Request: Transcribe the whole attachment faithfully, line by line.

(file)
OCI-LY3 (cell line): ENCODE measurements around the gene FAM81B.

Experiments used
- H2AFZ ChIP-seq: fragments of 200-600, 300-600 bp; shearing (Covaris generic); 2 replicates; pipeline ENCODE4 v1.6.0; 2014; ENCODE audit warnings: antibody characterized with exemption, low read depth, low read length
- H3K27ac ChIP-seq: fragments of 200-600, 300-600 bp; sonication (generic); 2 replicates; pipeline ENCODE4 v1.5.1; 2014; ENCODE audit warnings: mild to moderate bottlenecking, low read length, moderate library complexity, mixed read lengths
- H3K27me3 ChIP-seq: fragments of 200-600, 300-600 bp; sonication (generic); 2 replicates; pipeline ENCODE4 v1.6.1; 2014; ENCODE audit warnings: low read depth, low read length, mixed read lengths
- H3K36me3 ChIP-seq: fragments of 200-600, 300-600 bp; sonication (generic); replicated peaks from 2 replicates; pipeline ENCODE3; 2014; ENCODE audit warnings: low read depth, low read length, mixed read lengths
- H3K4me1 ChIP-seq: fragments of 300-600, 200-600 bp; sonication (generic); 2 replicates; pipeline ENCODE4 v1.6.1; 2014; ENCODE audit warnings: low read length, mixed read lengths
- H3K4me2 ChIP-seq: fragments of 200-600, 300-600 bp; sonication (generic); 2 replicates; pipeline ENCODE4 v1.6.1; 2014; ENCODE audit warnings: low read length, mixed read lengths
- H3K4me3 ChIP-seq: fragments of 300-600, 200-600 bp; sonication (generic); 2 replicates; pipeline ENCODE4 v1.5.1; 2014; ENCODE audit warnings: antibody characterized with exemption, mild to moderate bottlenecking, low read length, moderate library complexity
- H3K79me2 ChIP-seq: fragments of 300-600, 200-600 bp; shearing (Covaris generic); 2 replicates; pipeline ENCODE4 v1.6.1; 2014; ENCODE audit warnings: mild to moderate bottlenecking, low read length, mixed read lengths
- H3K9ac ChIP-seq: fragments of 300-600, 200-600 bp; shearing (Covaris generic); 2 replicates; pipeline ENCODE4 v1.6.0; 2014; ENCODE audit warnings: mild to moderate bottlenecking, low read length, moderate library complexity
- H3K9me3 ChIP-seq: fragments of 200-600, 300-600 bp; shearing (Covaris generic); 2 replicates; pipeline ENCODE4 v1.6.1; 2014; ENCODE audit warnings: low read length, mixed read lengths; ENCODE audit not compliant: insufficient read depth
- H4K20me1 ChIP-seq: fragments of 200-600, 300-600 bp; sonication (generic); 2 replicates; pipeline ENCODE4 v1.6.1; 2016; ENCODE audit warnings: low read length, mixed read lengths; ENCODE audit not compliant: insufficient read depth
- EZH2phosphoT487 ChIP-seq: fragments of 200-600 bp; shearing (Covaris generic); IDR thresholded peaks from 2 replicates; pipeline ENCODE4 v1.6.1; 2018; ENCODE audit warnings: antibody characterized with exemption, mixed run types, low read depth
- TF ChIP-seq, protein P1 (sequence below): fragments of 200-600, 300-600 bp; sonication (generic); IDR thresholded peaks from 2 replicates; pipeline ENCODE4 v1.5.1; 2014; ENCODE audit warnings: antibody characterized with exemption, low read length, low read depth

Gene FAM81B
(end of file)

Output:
OCI-LY3 (cell line): ENCODE measurements around the gene FAM81B.

Experiments used
- H2AFZ ChIP-seq: fragments of 200-600, 300-600 bp; shearing (Covaris generic); 2 replicates; pipeline ENCODE4 v1.6.0; 2014; ENCODE audit warnings: antibody characterized with exemption, low read depth, low read length
- H3K27ac ChIP-seq: fragments of 200-600, 300-600 bp; sonication (generic); 2 replicates; pipeline ENCODE4 v1.5.1; 2014; ENCODE audit warnings: mild to moderate bottlenecking, low read length, moderate library complexity, mixed read lengths
- H3K27me3 ChIP-seq: fragments of 200-600, 300-600 bp; sonication (generic); 2 replicates; pipeline ENCODE4 v1.6.1; 2014; ENCODE audit warnings: low read depth, low read length, mixed read lengths
- H3K36me3 ChIP-seq: fragments of 200-600, 300-600 bp; sonication (generic); replicated peaks from 2 replicates; pipeline ENCODE3; 2014; ENCODE audit warnings: low read depth, low read length, mixed read lengths
- H3K4me1 ChIP-seq: fragments of 300-600, 200-600 bp; sonication (generic); 2 replicates; pipeline ENCODE4 v1.6.1; 2014; ENCODE audit warnings: low read length, mixed read lengths
- H3K4me2 ChIP-seq: fragments of 200-600, 300-600 bp; sonication (generic); 2 replicates; pipeline ENCODE4 v1.6.1; 2014; ENCODE audit warnings: low read length, mixed read lengths
- H3K4me3 ChIP-seq: fragments of 300-600, 200-600 bp; sonication (generic); 2 replicates; pipeline ENCODE4 v1.5.1; 2014; ENCODE audit warnings: antibody characterized with exemption, mild to moderate bottlenecking, low read length, moderate library complexity
- H3K79me2 ChIP-seq: fragments of 300-600, 200-600 bp; shearing (Covaris generic); 2 replicates; pipeline ENCODE4 v1.6.1; 2014; ENCODE audit warnings: mild to moderate bottlenecking, low read length, mixed read lengths
- H3K9ac ChIP-seq: fragments of 300-600, 200-600 bp; shearing (Covaris generic); 2 replicates; pipeline ENCODE4 v1.6.0; 2014; ENCODE audit warnings: mild to moderate bottlenecking, low read length, moderate library complexity
- H3K9me3 ChIP-seq: fragments of 200-600, 300-600 bp; shearing (Covaris generic); 2 replicates; pipeline ENCODE4 v1.6.1; 2014; ENCODE audit warnings: low read length, mixed read lengths; ENCODE audit not compliant: insufficient read depth
- H4K20me1 ChIP-seq: fragments of 200-600, 300-600 bp; sonication (generic); 2 replicates; pipeline ENCODE4 v1.6.1; 2016; ENCODE audit warnings: low read length, mixed read lengths; ENCODE audit not compliant: insufficient read depth
- EZH2phosphoT487 ChIP-seq: fragments of 200-600 bp; shearing (Covaris generic); IDR thresholded peaks from 2 replicates; pipeline ENCODE4 v1.6.1; 2018; ENCODE audit warnings: antibody characterized with exemption, mixed run types, low read depth
- TF ChIP-seq, protein P1 (sequence below): fragments of 200-600, 300-600 bp; sonication (generic); IDR thresholded peaks from 2 replicates; pipeline ENCODE4 v1.5.1; 2014; ENCODE audit warnings: antibody characterized with exemption, low read length, low read depth

Gene FAM81B